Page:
Sandy Malone is the owner of Weddings in Vieques, a full-service destination wedding planning company based on Vieques Island, seven miles off the coast of Puerto Rico.  She is also the owner of Sandy Malone Weddings & Events, a company that provides traditional planning services but also provides consulting services to DIY brides and groom all over the world.She is also the star of TLC’s reality wedding show “Wedding Island.” Sandy and her team (including her husband Bill, a retired SWAT team commander) have planned and executed almost 500 weddings in the Spanish Virgin Islands.  Sandy is a veteran event planner from Washington, DC, with years of experience planning large and small weddings, press conference, and corporate and political events.  She has planned countless events on Vieques Island, beginning with her own wedding back in 2004.  Since that time, her professional staff has executed large and small weddings of all styles, including elopements, vow renewals and fabulously posh events at multi-million dollar waterfront villas.  She has also planned family reunions, destination baby showers, corporate retreats and a variety of other events for clients from all over the United States and Canada.  Sandy is also the owner of Weddings in Culebra (wedding planning on Vieques’ little sister island), and Flowers in Vieques (a full service floral and décor firm). Sandy has a regular columns on the Huffington Post and in BRIDES and has been rated “Five Rainbows” by her happy gay clients!

South Carolina Supreme Court Lifts Marriage Equality Stay Early

Thursday, November 20th, 2014

UPDATE 7:20 AM: The US Supreme Court just turned the state away.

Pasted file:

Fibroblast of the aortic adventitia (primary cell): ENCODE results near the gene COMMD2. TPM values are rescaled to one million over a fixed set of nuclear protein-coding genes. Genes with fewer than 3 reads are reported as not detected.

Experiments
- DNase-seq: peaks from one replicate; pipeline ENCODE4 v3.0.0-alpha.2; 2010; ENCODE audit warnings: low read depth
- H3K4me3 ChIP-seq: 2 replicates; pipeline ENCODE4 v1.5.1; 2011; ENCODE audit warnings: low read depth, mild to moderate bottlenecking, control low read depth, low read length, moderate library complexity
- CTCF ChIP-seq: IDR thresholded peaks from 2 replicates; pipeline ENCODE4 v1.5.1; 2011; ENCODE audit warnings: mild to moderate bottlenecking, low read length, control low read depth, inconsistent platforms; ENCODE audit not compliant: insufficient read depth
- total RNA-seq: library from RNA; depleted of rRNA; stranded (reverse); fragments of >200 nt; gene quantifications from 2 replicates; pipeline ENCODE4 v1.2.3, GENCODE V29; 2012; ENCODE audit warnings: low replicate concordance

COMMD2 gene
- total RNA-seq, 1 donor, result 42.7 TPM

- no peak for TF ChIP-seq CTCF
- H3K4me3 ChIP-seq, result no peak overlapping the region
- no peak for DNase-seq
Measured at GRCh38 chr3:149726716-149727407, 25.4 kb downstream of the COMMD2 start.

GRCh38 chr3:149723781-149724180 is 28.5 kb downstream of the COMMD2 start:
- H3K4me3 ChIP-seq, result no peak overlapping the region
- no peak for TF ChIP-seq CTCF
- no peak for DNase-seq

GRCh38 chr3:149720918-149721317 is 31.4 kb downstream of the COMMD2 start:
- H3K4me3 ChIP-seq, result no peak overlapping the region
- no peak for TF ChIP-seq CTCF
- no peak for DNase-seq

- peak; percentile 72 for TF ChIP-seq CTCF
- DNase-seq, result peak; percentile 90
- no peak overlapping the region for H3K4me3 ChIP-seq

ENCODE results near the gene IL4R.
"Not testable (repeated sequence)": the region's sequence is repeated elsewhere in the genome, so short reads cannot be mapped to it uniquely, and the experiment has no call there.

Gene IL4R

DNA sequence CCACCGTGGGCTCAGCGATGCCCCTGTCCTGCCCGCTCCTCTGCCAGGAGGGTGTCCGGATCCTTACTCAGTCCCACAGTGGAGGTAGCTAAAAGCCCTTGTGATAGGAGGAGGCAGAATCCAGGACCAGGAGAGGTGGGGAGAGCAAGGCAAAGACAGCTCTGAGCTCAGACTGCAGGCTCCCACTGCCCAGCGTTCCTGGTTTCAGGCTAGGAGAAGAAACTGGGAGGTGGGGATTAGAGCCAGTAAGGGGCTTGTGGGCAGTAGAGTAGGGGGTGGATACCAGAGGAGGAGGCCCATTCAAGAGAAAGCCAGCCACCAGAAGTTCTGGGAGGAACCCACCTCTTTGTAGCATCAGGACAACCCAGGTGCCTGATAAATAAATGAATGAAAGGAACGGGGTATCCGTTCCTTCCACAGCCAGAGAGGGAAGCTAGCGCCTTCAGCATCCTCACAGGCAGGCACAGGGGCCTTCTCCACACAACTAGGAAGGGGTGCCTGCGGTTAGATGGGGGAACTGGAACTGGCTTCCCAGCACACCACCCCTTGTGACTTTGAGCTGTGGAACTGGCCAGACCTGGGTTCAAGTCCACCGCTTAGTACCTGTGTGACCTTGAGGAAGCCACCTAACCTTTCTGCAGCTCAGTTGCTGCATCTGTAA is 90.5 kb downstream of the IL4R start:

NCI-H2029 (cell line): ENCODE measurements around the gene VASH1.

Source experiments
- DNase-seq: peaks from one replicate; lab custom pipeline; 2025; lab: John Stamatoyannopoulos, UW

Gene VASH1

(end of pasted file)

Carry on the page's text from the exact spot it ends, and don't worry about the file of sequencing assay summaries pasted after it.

The Washington Blade reports:

The U.S. Supreme Court won’t stop same-sex marriages from taking place in South Carolina following a decision against the state’s ban on gay nuptials. A one-page order from the court on Thursday indicates the stay request from state officials to block same-sex marriages and presented to U.S. Chief Justice John Roberts was referred to the entire court and denied. However, the order notes U.S. Associate Justices Antonin Scalia and Clarence Thomas would have granted the stay.


South Carolina MapThings are moving along on the marriage equality front in South Carolina too. The state Supreme Court lifted the stay on the recent ruling early.

LGBTQ Nation reports:

The South Carolina Supreme Court has lifted an injunction that prohibited the state’s probate judges from issuing marriage licenses to same-sex couples. The order comes following a ruling on Tuesday by U.S. District Judge J. Michelle Childs in Columbia in favor of Highway Patrol Trooper Katherine Bradacs and U.S. Air Force retiree Tracie Goodwin, who sued to have the state to recognize their marriage performed in Washington, D.C. Childs ruled the state’s failure to recognize their marriage was unconstitutional.

At least six couples in Charleston immediately received marriage licenses.

On Top Magazine reports: